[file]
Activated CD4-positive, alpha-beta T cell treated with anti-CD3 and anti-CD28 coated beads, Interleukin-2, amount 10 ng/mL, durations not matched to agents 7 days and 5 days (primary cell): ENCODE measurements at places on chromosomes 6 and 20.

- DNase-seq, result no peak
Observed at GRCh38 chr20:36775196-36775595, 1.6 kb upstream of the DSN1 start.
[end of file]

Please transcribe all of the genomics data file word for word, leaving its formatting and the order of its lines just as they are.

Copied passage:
Activated CD4-positive, alpha-beta T cell treated with anti-CD3 and anti-CD28 coated beads, Interleukin-2, amount 10 ng/mL, durations not matched to agents 7 days and 5 days (primary cell): ENCODE measurements at places on chromosomes 6 and 20.

- DNase-seq, result no peak
Observed at GRCh38 chr20:36775196-36775595, 1.6 kb upstream of the DSN1 start.